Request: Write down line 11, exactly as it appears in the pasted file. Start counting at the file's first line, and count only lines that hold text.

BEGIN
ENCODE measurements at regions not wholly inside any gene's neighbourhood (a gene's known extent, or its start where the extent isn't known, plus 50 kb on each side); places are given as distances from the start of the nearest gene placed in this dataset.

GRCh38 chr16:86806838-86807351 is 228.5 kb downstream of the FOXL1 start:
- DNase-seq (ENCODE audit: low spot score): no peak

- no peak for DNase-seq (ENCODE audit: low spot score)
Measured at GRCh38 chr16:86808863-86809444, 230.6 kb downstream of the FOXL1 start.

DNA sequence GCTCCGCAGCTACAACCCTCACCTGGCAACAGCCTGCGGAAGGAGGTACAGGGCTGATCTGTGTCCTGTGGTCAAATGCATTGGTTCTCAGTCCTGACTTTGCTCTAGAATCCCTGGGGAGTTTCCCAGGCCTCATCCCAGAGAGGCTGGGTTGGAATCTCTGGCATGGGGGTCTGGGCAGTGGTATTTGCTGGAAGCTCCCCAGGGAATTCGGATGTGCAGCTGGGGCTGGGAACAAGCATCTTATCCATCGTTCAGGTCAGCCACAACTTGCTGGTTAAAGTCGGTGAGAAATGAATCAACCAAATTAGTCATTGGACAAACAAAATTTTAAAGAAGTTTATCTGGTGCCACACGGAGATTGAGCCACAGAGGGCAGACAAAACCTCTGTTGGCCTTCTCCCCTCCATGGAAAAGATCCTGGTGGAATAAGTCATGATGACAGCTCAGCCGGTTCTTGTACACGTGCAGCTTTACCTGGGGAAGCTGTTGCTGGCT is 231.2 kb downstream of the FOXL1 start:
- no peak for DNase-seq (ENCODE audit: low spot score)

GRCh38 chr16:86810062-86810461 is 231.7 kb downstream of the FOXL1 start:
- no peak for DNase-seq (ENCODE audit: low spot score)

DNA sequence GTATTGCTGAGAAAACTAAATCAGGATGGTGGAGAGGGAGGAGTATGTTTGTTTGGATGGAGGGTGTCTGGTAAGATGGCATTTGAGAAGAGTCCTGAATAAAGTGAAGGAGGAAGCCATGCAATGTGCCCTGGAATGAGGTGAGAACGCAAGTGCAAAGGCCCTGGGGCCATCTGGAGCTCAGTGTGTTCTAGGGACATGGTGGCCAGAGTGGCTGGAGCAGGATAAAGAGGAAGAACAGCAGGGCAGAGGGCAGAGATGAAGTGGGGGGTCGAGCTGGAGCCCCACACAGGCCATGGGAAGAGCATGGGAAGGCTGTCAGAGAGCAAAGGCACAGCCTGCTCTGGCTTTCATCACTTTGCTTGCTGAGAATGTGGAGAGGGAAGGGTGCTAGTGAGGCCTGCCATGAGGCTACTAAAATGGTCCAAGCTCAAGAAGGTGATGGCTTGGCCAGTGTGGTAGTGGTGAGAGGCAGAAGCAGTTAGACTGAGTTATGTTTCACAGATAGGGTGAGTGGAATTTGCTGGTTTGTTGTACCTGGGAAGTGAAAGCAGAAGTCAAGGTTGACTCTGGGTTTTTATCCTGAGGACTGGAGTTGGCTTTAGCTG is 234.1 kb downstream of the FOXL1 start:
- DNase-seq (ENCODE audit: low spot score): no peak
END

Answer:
- DNase-seq (ENCODE audit: low spot score): no peak